Showing posts with label Opera News. Show all posts
Showing posts with label Opera News. Show all posts

Wednesday, November 23, 2016

360 degrees of conducting

Susanna Mälkki with the New York Philharmonic last year. Photo: Chris Lee

I had a terrific interview with the conductor Susanna Mälkki for Opera News, ahead of her debut at the Met, New York, with Saariaho's L'amour de loin.

Here's the whole article, with a little taster below...

WITH CONSCIOUSNESS about the situation of women conductors expanding, and creative initiatives springing up around the world to combat the inequality, observers might conclude that the battle is almost won. This is not entirely the case. “I think the biggest change actually is on the public side,” says Mälkki. “I’ve met a lot of musicians who have been totally fine about a woman conducting, but it’s taken such a long time for the business to catch up with it—and also the press. And I think those two have been the slowest to react, because they may have been wanting to cherish old images of—well, you know what I’m referring to!” Indeed—the grand maestros of the past, those controlling, all-powerful alpha-males. 
Even so, the role’s challenges in reality have nothing to do with gender. “I think conducting is a 360 degrees kind of work, because there are so many different responsibilities,” Mälkki says. “It’s a job where you should be everything to everybody. People have so many different expectations, and these can be sometimes really disconnected from the music at hand. I think the pragmatic side and the pragmatic training for it—keeping one’s feet on the ground and concentrating on the music—has definitely helped me, and little by little I’ve developed my way to deal with the rest.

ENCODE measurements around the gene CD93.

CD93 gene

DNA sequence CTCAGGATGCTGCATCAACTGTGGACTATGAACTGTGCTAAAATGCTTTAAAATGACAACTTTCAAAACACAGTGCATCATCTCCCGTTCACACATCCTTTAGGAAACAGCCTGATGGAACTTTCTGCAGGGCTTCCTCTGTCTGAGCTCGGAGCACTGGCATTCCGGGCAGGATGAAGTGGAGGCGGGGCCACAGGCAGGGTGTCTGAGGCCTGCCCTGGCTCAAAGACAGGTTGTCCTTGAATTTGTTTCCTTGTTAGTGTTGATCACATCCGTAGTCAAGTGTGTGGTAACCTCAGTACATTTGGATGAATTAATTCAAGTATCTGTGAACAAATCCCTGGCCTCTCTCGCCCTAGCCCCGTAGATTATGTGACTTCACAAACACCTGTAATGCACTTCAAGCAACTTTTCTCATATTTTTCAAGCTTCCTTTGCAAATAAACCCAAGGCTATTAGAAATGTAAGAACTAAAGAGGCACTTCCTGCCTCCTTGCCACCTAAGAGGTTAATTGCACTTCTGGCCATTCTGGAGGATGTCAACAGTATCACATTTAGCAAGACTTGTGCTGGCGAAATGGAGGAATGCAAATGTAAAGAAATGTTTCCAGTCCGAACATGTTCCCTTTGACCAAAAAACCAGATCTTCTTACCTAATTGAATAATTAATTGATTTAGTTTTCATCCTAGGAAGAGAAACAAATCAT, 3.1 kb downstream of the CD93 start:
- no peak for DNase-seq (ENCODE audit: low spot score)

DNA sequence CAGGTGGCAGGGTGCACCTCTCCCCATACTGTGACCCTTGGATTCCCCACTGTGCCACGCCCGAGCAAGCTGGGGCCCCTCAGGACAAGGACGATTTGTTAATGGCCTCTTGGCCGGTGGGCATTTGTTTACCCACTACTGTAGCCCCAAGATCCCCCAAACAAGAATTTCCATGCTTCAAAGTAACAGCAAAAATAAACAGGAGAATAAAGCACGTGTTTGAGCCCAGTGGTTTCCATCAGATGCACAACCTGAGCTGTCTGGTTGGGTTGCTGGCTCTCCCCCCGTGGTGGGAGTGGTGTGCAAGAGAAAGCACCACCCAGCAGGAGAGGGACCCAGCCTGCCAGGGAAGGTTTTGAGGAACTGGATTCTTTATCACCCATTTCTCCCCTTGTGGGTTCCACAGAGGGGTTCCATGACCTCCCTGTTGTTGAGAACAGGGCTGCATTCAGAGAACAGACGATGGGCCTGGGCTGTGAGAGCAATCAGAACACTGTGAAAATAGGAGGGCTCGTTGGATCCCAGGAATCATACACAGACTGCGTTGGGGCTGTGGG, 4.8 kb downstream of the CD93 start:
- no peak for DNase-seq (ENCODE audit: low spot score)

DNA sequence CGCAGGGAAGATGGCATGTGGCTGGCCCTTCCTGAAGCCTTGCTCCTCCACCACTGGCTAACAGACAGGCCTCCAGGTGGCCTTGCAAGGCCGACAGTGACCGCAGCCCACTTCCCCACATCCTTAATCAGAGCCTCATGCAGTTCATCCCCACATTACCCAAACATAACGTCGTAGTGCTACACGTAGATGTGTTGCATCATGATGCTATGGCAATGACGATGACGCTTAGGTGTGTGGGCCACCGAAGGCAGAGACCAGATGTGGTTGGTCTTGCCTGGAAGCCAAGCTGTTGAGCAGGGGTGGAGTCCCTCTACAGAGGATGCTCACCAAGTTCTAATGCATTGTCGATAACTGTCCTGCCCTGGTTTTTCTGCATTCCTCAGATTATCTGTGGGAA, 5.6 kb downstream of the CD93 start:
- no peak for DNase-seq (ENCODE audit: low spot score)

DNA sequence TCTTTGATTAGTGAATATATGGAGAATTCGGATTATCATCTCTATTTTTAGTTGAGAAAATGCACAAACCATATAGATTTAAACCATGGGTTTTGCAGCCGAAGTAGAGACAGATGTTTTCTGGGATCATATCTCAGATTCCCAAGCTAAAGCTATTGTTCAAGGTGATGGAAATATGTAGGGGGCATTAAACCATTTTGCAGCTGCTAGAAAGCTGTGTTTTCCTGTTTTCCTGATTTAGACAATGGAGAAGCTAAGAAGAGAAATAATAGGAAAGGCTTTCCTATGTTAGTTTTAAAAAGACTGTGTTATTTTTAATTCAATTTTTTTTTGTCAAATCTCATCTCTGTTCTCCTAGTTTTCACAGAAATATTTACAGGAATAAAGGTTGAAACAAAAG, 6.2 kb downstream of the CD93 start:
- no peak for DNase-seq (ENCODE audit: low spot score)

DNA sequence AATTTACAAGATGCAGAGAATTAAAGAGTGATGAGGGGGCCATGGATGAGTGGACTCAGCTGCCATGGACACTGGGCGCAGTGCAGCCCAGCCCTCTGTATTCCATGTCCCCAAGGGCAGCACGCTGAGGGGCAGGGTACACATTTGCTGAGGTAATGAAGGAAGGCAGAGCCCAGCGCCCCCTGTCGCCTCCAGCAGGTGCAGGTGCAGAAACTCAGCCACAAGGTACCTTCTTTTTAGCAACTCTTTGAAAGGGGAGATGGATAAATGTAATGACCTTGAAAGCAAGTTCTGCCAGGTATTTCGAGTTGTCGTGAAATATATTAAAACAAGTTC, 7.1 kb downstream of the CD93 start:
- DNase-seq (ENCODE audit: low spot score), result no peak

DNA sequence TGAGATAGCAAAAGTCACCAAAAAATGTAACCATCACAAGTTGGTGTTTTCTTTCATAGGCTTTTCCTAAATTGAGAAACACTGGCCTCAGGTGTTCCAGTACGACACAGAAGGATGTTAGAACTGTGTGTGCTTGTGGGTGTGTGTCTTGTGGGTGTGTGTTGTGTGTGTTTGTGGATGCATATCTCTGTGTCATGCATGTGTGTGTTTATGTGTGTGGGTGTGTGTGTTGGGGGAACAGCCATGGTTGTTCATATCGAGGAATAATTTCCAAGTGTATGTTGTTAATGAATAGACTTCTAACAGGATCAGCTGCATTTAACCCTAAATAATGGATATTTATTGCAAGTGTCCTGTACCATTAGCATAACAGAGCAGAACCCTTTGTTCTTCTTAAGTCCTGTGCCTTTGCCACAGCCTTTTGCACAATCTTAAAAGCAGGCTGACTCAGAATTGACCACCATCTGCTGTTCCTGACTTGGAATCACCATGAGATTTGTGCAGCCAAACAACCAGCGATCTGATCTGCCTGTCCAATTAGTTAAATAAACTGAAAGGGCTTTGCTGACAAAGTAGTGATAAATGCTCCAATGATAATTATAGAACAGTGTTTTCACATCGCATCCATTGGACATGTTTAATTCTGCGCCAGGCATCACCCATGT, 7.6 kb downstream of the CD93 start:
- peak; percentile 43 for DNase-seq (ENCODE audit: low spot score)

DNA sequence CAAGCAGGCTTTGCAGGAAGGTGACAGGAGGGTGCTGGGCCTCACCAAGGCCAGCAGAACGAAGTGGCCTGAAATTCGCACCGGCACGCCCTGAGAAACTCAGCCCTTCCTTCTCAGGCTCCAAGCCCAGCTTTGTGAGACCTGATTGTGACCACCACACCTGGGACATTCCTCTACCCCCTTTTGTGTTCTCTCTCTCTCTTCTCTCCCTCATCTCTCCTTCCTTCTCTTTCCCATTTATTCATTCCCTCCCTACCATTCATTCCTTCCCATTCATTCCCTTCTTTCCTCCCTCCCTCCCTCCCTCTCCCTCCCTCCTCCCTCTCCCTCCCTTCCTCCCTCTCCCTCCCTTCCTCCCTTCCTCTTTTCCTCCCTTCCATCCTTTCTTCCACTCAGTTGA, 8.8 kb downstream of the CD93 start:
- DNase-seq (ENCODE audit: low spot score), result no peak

“In terms of music-making, what I find interesting to see in retrospect is that working with living composers has always been such a central, essential and natural part of my work as a conductor—and that’s going back to the basics. That’s what this profession is about. Therefore I’ve been following the other discussion feeling sometimes frustrated and sometimes amused, because I’ve been happy to be working on the real issues with real substance all the time—and contemporary composers have been extremely happy with what I’ve been doing.” ...

Monday, January 21, 2013

Pappano: "We should celebrate culture"

In today's Independent Rosie Millard asks why we never see politicians at arts events. Are the arts really that difficult? No - it's a matter of image. Read it here...

The reality is a little more complex. The fact is that some politicians do like the arts. But woe betide them if they're spotted there by a tabloid newspaper.

I got  Sir Antonio Pappano going on this subject not long ago. It is one of the issues we discussed for an in-depth interview for Opera News in New York - the article is the cover feature for the February issue and subscribers should have their copy by now. UK readers need to know what he said, so here is a small extract.

At one performance in Pappano’s Ring Cycle, several cabinet ministers were spotted in the audience, notably the Chancellor of the Exchequer, George Osborne, a committed Wagnerphile. The tabloid newspapers pounced. “The paparazzi got to them and suddenly they’re not coming near the opera house because they were accused of taking time off from running the country!” Pappano fumes. “This is absolutely ridiculous.
“Recently I went to my orchestra in Italy to open the season. On the first night the President of the Republic was there; he came to shake my hand while I was on stage, and applauded the orchestra and the chorus. On the second night Mario Monti, the Prime Minister, did the same thing and came to the dinner afterwards – so I was able to talk to the Prime Minister. In Italy politicians are celebrated for coming to a cultural event. But in Britain, if you do so you’re considered an elitist, highbrow snob. These two things occurred within a week of each other. I think we should celebrate culture and I was really annoyed about what happened in London.”
There’s a danger, he adds, that the popular press’s anti-intellectual agenda could deter the government from supporting the arts: “In the end it’s going to threaten the existence of institutions that are supposed to be there for the duration.”
Read the whole thing here.

It does strike me that the arts, and opera in particular, are perhaps missing out on a vital chance to engage in a dialogue with this slash-happy administration. There is an enthusiasm there; it must surely be possible to tap in to this to encourage a bit of positive thinking all round?